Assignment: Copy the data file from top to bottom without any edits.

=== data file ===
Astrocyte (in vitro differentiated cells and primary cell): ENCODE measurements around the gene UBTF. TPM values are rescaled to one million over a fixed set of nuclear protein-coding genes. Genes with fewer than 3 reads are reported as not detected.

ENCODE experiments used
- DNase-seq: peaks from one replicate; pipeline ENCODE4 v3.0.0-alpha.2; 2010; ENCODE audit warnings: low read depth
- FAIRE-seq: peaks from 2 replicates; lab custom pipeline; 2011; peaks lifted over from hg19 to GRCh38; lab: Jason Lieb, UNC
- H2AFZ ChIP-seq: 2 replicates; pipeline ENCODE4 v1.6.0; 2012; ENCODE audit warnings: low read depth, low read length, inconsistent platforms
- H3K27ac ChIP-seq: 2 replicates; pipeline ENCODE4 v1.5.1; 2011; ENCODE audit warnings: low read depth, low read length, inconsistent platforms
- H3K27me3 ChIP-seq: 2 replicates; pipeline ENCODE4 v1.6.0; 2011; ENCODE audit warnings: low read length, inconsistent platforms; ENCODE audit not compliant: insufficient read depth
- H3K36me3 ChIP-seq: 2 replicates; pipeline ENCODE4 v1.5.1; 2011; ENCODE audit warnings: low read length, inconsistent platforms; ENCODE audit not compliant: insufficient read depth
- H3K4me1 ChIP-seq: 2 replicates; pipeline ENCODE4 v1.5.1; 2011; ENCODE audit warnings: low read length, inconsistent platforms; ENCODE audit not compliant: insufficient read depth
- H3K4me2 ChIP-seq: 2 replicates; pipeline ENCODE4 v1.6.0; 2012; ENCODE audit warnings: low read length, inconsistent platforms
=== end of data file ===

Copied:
Astrocyte (in vitro differentiated cells and primary cell): ENCODE measurements around the gene UBTF. TPM values are rescaled to one million over a fixed set of nuclear protein-coding genes. Genes with fewer than 3 reads are reported as not detected.

ENCODE experiments used
- DNase-seq: peaks from one replicate; pipeline ENCODE4 v3.0.0-alpha.2; 2010; ENCODE audit warnings: low read depth
- FAIRE-seq: peaks from 2 replicates; lab custom pipeline; 2011; peaks lifted over from hg19 to GRCh38; lab: Jason Lieb, UNC
- H2AFZ ChIP-seq: 2 replicates; pipeline ENCODE4 v1.6.0; 2012; ENCODE audit warnings: low read depth, low read length, inconsistent platforms
- H3K27ac ChIP-seq: 2 replicates; pipeline ENCODE4 v1.5.1; 2011; ENCODE audit warnings: low read depth, low read length, inconsistent platforms
- H3K27me3 ChIP-seq: 2 replicates; pipeline ENCODE4 v1.6.0; 2011; ENCODE audit warnings: low read length, inconsistent platforms; ENCODE audit not compliant: insufficient read depth
- H3K36me3 ChIP-seq: 2 replicates; pipeline ENCODE4 v1.5.1; 2011; ENCODE audit warnings: low read length, inconsistent platforms; ENCODE audit not compliant: insufficient read depth
- H3K4me1 ChIP-seq: 2 replicates; pipeline ENCODE4 v1.5.1; 2011; ENCODE audit warnings: low read length, inconsistent platforms; ENCODE audit not compliant: insufficient read depth
- H3K4me2 ChIP-seq: 2 replicates; pipeline ENCODE4 v1.6.0; 2012; ENCODE audit warnings: low read length, inconsistent platforms